By Mitchel McLaughlin MLA, Sinn Féin
This article first appeared on the website Socialist Unity on 20 January 2010
On 20 February Sinn Féin is hosting an important conference in London, entitled Putting Irish unity on the agenda. The aim of the event is to open up a new debate and discussion on the issue of Irish unity, in particular in the context of the recognition in the Good Friday Agreement of self-determination, and the principle that it is the right of the people of Ireland — north and south to determine their own future.
Whilst the northern six county state was created to ensure a unionist majority, over the intervening decades many developments have happened which are eroding this. Most importantly, the political struggle which, by challenging the endemic undemocratic nature of the state and the discrimination and injustice inflicted in order to maintain it, ultimately led to the peace process and the need for a new political dispensation with the Good Friday Agreement. Moreover, the economic dynamics, and the demographic changes, which have, among other things, seen a change in emigration and immigration patterns are also underpinning this, and all of which point to a possible constitutional change in a significant and foreseeable timeframe.
All of these issues will be discussed at the forthcoming London conference, not least because, as the Agreement states ‘if, in the future, the people of the island of Ireland exercise their right of self determination’ as set out in the Agreement ‘to bring about a united Ireland it will be a binding obligation on both governments’ to bring this about. That means the British government — so all of those in Britain with an interest should start to seriously discuss this now.
However, Sinn Féin believe that a united Ireland is not just about winning a poll, but about explaining and convincing everyone that a united Ireland is in the interests of the majority of all of the people of every part of Ireland. That is why the conference will see an important discussion on creating a dialogue with unionism.
Dialogue between republicanism and Unionism has always been difficult. But it was only through dialogue that we were able to foster and develop the present peace and political process, however fragile that may be. Genuine dialogue based on respect and equality still remains critical to progress the overall situation but particularly to resolve the current difficulties threatening political stability. Because of the experience of conflict and division, all too often political opponents are viewed with suspicion.
Too many within political unionism seem to view the process from the point of, if nationalists want it, even if it will enhance the lives of the unionist people as well, then it is nevertheless bad for unionism. Political unionism over the years has suffered from a leadership that has fluctuated between supremacist arrogance and a fearful, inarticulate uncertainty. This instilled a fear in many Unionists that, if respective roles were ever reversed, nationalists would imitate the sectarian excesses of Unionism.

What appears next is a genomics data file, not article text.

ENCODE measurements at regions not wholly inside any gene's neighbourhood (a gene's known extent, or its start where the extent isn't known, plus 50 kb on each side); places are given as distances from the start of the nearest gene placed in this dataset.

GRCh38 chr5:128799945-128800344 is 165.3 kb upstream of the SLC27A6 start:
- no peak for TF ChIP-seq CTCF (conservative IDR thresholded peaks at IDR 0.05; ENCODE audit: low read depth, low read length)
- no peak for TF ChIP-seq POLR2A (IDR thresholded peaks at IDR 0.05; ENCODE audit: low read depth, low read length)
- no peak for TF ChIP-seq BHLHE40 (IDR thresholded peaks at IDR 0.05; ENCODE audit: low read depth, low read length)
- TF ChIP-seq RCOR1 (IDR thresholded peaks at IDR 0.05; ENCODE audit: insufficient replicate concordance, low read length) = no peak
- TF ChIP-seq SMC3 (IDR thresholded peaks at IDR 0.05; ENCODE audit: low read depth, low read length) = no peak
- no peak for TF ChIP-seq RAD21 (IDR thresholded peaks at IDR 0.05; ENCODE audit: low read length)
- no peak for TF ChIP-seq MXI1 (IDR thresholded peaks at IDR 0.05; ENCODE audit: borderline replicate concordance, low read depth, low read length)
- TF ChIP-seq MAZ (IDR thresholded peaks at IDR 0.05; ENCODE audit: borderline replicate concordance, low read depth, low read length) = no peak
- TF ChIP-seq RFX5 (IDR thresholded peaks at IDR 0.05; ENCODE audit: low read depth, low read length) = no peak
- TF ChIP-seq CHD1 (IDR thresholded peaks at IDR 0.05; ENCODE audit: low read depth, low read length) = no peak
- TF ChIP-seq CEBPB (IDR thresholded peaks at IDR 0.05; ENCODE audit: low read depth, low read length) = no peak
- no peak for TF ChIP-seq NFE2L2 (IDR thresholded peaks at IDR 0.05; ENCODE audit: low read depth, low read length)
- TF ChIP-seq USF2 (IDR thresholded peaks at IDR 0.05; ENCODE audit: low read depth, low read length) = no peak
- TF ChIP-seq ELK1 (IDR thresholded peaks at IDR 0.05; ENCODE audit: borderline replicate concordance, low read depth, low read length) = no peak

Republicans must deal with these fears by redoubling our efforts to communicate with the unionist constituency directly, with a reassuring message that under no circumstances will we visit upon any section of society the exclusion, domination and discrimination from which we are emerging.
Republicans want peace and democratic change and are convinced that, unless radical decisions are agreed with the various representatives of unionism, then we are in danger of condemning future generations to continued conflict.
I believe that there is a better way forward. The British government, which is not trusted or respected by any constituency in Ireland, has been the common denominator that has subjugated and divided the people of Ireland for generations. I believe that with patience and in a spirit of mutual respect that nationalists and unionists can agree on their relationships to and with each other in peaceful co-existence on this island without the British government setting the terms.
Republicanism and unionism must reach a sustainable compromise through respectful dialogue, grounded in anti-sectarianism that will move us beyond the impasse of the present into a bright future that will cherish all our people equally. To achieve that, we must explore how we can accommodate each other’s aspirations in a manner which does not demand the surrender of cultural or traditional identity. Together, we must determine the terms of our relationship to this island. What is needed is a determined, strong leadership that does not seek a selfish outcome for our respective constituencies but one which will bring real benefit to all. We must show courage and respect in our dealings with each other and in the management of the process of continued change.
Republicans believe that Irish unity, on the basis of equality, offers the best future for all the people of this island. Therefore it is our responsibility to spell out to unionists what sort of united Ireland we seek and to reassure the unionist people of their place in an Ireland of equals. Whilst we demand the entitlement to promote and to persuade for our vision of a United Ireland, we are also open to engage with unionism on their vision for the future. We’re willing to listen to unionism about why they believe the union is the best option. Opening up a public debate around these key issues can provide a better way forward.
Mitchel McLaughlin is a Sinn Féin Assembly Member and spokesperson on economic issues.